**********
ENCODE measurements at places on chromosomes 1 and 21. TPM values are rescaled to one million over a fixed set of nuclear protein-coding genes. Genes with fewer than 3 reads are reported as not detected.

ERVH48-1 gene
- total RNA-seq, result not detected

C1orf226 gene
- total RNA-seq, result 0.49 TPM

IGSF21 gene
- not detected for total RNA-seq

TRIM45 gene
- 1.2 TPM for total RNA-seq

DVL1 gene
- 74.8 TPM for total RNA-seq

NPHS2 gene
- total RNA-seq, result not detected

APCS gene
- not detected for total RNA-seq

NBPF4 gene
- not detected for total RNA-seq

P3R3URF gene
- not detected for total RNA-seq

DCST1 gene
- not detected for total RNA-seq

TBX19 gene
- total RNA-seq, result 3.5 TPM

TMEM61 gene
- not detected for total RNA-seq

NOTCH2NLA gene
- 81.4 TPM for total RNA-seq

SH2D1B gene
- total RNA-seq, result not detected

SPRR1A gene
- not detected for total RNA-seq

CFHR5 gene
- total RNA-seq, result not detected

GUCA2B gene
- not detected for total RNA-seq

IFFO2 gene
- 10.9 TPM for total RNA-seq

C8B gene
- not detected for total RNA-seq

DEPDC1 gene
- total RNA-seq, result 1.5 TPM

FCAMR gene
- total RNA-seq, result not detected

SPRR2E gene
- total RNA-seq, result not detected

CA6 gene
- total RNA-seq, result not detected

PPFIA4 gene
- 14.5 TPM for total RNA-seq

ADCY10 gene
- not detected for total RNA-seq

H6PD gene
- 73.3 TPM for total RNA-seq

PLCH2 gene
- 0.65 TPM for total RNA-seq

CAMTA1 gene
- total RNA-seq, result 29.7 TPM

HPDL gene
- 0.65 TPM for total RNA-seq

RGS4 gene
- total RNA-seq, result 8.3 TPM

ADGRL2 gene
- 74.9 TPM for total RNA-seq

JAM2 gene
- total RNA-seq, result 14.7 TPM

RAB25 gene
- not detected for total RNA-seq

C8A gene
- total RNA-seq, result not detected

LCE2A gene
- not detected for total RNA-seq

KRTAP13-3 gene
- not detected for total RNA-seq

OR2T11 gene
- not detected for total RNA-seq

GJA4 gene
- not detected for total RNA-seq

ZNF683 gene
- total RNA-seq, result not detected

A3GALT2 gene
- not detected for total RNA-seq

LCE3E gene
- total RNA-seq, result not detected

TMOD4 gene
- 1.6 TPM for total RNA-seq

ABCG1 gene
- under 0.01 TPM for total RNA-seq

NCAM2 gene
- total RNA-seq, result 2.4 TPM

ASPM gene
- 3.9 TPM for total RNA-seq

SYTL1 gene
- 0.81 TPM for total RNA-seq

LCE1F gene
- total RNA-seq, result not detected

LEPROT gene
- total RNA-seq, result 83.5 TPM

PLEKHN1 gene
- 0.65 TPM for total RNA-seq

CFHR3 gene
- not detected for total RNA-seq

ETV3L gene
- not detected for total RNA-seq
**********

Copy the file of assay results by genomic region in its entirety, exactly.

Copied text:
ENCODE measurements at places on chromosomes 1 and 21. TPM values are rescaled to one million over a fixed set of nuclear protein-coding genes. Genes with fewer than 3 reads are reported as not detected.

ERVH48-1 gene
- total RNA-seq, result not detected

C1orf226 gene
- total RNA-seq, result 0.49 TPM

IGSF21 gene
- not detected for total RNA-seq

TRIM45 gene
- 1.2 TPM for total RNA-seq

DVL1 gene
- 74.8 TPM for total RNA-seq

NPHS2 gene
- total RNA-seq, result not detected

APCS gene
- not detected for total RNA-seq

NBPF4 gene
- not detected for total RNA-seq

P3R3URF gene
- not detected for total RNA-seq

DCST1 gene
- not detected for total RNA-seq

TBX19 gene
- total RNA-seq, result 3.5 TPM

TMEM61 gene
- not detected for total RNA-seq

NOTCH2NLA gene
- 81.4 TPM for total RNA-seq

SH2D1B gene
- total RNA-seq, result not detected

SPRR1A gene
- not detected for total RNA-seq

CFHR5 gene
- total RNA-seq, result not detected

GUCA2B gene
- not detected for total RNA-seq

IFFO2 gene
- 10.9 TPM for total RNA-seq

C8B gene
- not detected for total RNA-seq

DEPDC1 gene
- total RNA-seq, result 1.5 TPM

FCAMR gene
- total RNA-seq, result not detected

SPRR2E gene
- total RNA-seq, result not detected

CA6 gene
- total RNA-seq, result not detected

PPFIA4 gene
- 14.5 TPM for total RNA-seq

ADCY10 gene
- not detected for total RNA-seq

H6PD gene
- 73.3 TPM for total RNA-seq

PLCH2 gene
- 0.65 TPM for total RNA-seq

CAMTA1 gene
- total RNA-seq, result 29.7 TPM

HPDL gene
- 0.65 TPM for total RNA-seq

RGS4 gene
- total RNA-seq, result 8.3 TPM

ADGRL2 gene
- 74.9 TPM for total RNA-seq

JAM2 gene
- total RNA-seq, result 14.7 TPM

RAB25 gene
- not detected for total RNA-seq

C8A gene
- total RNA-seq, result not detected

LCE2A gene
- not detected for total RNA-seq

KRTAP13-3 gene
- not detected for total RNA-seq

OR2T11 gene
- not detected for total RNA-seq

GJA4 gene
- not detected for total RNA-seq

ZNF683 gene
- total RNA-seq, result not detected

A3GALT2 gene
- not detected for total RNA-seq

LCE3E gene
- total RNA-seq, result not detected

TMOD4 gene
- 1.6 TPM for total RNA-seq

ABCG1 gene
- under 0.01 TPM for total RNA-seq

NCAM2 gene
- total RNA-seq, result 2.4 TPM

ASPM gene
- 3.9 TPM for total RNA-seq

SYTL1 gene
- 0.81 TPM for total RNA-seq

LCE1F gene
- total RNA-seq, result not detected

LEPROT gene
- total RNA-seq, result 83.5 TPM

PLEKHN1 gene
- 0.65 TPM for total RNA-seq

CFHR3 gene
- not detected for total RNA-seq

ETV3L gene
- not detected for total RNA-seq